When it comes to out-of-home (OOH) photography, the real world is your studio. As a photographer, this means you have to work with the elements around you. Cars, people and natural light constantly change, so capturing the perfect shot can be a real challenge. But don’t let that discourage you from picking up that OOH gig.
FotoFetch Chief Evangelist Steve Lind spent more than 30 years in the OOH industry and understands what clients are looking for: quality, well-made photos of their OOH ads. But that’s not always been the norm for the industry.
“In the past, when a billboard or some type of asset went up, they’d have an installer take a picture of it,” he says. “You can vaguely tell it’s an ad … They just take it and move on.”
Essentially, it’s a proof-of-placement photo. But today’s OOH clients want more. “They want what we in the industry call a glamor shot,” says Lind.
As glamour shots become more of an expectation, the need for skilled photographers increases as well. We asked Lind, who is a photographer himself, to serve up his best tips and tricks for capturing stunning OOH images.
1. Context Is Everything
When it comes to OOH photography, advertisers want to see their ad — whether a billboard, street furniture or digital sign — in its real-world setting. The goal is to capture it in a way that accurately represents its surroundings and as passersby would see it.
“Contextual elements are extremely important for outdoor advertising,” says Lind. “If it’s a billboard, the contextual elements are cars going toward the structure. If it’s a bus shelter or street furniture, it is people or cars going by. If it’s just a picture of a billboard with the sky, you don’t know where it is.”
Steve’s Pro Photo Tip: Think of the image you’re making as if it were a Broadway play. The billboard, structure or ad is the star of the show. The supporting cast is the elements — cars, people and surroundings. The supporting cast is crucial, but the star should always be in focus.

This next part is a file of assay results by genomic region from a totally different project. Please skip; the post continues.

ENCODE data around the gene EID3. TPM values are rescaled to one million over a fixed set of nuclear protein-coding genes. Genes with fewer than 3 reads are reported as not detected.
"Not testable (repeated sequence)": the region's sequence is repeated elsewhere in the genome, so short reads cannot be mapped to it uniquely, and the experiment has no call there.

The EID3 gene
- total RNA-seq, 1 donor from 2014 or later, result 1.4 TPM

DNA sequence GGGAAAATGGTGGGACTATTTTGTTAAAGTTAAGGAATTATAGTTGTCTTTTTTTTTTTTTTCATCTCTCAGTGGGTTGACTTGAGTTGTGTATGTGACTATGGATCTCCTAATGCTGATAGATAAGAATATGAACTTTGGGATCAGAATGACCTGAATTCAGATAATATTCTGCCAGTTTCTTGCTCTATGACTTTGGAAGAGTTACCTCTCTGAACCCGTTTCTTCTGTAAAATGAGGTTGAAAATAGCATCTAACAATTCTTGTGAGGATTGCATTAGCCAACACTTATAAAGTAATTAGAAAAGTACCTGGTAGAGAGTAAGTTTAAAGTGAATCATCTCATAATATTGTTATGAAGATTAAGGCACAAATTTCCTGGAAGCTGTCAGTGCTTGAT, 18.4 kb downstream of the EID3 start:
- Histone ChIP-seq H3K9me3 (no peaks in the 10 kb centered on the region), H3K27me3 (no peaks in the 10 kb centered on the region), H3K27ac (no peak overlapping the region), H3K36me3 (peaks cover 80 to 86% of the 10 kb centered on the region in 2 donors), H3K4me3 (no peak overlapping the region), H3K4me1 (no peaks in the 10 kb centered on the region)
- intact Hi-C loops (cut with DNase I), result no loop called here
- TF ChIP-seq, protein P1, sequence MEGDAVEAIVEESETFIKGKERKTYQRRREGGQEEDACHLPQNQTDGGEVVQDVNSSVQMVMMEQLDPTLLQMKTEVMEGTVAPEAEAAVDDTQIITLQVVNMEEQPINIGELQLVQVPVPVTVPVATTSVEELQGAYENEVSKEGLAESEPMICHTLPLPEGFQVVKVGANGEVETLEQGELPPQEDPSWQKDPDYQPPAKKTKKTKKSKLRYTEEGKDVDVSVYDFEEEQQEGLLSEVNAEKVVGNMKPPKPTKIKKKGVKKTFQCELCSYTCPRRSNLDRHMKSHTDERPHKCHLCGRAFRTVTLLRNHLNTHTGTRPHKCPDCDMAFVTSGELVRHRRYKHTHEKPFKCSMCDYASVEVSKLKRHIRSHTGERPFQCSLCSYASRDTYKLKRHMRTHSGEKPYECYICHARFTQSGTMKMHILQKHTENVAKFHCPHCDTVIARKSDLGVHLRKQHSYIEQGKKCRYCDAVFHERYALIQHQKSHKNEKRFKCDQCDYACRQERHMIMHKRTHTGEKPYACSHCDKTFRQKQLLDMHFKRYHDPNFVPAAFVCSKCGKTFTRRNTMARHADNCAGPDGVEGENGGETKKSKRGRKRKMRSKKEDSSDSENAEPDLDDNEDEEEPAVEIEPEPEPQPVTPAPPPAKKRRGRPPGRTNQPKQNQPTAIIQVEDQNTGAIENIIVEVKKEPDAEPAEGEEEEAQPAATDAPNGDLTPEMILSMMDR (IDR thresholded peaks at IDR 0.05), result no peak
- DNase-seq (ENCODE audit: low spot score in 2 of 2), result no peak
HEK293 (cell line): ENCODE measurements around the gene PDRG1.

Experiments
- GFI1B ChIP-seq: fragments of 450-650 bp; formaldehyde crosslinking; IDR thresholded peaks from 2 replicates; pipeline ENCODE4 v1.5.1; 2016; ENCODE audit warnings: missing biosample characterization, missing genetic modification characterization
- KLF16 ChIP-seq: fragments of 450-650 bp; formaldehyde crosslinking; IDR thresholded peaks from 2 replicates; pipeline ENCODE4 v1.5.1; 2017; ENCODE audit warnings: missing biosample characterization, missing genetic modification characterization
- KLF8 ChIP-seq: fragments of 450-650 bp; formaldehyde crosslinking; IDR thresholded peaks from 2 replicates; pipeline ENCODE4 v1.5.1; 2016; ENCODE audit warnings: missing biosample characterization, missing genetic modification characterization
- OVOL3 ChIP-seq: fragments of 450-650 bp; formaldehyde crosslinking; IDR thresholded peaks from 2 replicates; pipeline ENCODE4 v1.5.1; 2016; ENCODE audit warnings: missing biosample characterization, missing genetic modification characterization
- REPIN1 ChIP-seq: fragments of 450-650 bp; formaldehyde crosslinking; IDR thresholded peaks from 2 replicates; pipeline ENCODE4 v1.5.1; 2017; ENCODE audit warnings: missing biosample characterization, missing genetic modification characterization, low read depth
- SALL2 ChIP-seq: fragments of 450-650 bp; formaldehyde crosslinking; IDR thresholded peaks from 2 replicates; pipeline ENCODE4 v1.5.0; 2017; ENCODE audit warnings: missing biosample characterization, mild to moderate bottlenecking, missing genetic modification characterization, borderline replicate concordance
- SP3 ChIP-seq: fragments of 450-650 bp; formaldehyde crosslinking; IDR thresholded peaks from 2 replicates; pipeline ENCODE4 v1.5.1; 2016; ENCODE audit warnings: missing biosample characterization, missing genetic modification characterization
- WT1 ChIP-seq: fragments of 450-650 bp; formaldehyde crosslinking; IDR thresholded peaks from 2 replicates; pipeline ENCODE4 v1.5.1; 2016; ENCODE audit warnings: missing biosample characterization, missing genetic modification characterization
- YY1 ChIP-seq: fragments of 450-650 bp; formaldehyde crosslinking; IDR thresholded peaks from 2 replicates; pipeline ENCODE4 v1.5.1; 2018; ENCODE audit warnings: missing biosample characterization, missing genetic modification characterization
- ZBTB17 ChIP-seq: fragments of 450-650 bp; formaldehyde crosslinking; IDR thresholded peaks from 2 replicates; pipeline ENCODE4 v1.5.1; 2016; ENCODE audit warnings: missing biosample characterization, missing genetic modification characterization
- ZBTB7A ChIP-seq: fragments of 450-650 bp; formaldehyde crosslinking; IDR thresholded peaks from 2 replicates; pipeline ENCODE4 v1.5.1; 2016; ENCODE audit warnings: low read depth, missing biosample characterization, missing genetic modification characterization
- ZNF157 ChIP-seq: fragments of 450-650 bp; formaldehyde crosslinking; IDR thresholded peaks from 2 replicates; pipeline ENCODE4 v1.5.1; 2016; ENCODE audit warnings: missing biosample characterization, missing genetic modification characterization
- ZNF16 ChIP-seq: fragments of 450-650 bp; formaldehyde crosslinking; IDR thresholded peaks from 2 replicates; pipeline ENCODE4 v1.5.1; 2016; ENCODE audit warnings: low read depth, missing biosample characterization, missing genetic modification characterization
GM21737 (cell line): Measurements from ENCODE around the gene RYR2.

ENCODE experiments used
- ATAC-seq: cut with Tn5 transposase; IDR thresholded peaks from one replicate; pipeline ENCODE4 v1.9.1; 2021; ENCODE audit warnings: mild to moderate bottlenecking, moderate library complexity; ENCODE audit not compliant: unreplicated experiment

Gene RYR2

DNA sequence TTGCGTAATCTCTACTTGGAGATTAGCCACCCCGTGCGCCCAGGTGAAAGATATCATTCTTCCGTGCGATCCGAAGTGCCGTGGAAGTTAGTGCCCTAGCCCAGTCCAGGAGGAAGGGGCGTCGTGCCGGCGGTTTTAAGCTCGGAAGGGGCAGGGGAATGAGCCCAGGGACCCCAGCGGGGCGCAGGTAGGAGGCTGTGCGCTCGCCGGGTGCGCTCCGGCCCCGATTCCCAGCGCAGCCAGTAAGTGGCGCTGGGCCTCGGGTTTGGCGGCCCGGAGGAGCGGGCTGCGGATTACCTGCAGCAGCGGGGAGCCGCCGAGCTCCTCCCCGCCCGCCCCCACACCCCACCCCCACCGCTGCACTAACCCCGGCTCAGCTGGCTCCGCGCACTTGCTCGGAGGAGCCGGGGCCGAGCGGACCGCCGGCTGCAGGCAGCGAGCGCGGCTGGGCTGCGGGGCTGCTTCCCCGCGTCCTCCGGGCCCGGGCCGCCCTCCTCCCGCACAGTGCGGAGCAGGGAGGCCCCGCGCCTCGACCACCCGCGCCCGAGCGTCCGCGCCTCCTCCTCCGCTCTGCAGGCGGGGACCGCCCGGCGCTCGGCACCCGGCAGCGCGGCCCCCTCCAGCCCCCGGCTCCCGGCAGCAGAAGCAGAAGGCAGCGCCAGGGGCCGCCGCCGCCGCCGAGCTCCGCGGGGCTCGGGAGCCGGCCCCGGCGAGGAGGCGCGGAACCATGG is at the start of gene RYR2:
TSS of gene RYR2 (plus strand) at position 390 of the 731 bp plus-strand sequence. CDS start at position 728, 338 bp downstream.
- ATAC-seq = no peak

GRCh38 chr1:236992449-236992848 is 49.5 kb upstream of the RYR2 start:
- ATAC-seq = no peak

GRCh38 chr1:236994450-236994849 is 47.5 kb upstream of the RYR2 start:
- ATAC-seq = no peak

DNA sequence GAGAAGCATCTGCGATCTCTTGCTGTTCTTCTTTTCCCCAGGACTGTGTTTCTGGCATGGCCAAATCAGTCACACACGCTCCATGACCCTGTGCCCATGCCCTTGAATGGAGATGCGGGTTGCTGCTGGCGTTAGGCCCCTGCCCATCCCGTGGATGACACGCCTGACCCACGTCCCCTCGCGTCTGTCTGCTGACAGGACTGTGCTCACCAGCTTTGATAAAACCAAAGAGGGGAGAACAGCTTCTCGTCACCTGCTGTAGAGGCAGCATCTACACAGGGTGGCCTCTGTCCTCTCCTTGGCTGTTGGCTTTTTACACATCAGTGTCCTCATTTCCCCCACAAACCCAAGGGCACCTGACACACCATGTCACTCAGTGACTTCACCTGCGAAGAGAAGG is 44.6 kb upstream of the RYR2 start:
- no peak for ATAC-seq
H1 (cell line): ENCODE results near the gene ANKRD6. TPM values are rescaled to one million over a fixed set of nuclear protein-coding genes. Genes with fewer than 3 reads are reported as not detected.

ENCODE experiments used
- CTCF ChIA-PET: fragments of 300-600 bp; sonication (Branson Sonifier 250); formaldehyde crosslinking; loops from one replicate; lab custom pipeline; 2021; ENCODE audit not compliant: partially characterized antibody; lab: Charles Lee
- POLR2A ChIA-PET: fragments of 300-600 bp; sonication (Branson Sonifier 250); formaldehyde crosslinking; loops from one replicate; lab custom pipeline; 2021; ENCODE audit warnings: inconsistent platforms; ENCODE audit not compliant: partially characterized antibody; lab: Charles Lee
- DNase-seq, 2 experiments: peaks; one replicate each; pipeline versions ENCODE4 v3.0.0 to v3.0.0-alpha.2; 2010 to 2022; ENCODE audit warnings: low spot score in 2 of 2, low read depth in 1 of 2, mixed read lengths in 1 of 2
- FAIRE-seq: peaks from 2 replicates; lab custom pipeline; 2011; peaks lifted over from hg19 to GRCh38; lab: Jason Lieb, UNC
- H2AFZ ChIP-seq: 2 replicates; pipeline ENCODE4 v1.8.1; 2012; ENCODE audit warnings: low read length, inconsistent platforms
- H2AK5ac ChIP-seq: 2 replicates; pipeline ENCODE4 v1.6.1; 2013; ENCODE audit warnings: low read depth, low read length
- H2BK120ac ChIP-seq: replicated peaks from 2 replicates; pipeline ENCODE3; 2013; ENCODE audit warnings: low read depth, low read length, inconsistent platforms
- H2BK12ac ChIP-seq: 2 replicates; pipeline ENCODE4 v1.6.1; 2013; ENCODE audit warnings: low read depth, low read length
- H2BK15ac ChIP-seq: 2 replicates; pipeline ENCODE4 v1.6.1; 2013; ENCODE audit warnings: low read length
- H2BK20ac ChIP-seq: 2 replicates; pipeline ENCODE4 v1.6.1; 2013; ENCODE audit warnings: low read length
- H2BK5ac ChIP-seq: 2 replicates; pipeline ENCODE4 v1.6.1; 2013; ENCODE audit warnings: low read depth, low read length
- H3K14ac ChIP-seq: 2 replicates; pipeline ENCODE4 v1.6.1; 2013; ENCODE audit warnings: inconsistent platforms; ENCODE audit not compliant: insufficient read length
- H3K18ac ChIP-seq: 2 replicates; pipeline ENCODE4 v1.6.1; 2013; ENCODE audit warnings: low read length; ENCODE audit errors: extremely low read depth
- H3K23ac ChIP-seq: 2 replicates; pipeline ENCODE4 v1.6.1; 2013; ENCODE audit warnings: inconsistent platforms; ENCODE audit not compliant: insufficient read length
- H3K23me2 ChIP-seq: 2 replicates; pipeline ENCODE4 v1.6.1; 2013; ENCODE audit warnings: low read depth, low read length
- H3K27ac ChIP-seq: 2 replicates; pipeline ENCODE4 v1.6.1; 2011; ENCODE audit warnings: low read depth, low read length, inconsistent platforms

2. Time of Day Matters
“When you’re buying outdoor, you’re buying impressions,” says Lind.
In OOH, impressions are an estimate of the number of times an advertisement is seen by potential customers. Advertisers choose a spot for their OOH ad with the understanding that a certain number of people will see it.
As a photographer, think about how to represent those impressions best. That may mean photographing a billboard during rush hour traffic so the client can see cars (impressions) in action.
“You’re selling the idea that there are 125,000 people — which is 1.39 people per car — that go by that structure. If you go out on a Sunday morning and take pictures, there are no cars on the road. A picture of a billboard on an interstate with no cars does not help my cause because I just sold them that 125,000 people go by there every day, and I just gave them an example of nobody.”
In addition to finding the ideal traffic time, photographers should think about things like lighting and weather. For example, Lind notes that digital billboards often photograph poorly in bright direct sunlight.
Steve’s Pro Photo Tip: Photographers know that the “golden hour” is just before sunset or just after sunrise, when the light is soft and warm, creating a golden glow. It’s an ideal time for taking outdoor shots. Use the golden hour when you can — but the most important thing is to capture those impressions. A UV filter or lens on your camera can help you get rich, soft colors even during peak daylight hours.
3. Know Your Equipment
While the average smartphone camera takes excellent quality photos, some OOH applications are still better with a professional-grade camera. For digital billboards in particular, it’s useful to know how to use the manual settings on your DSLR camera.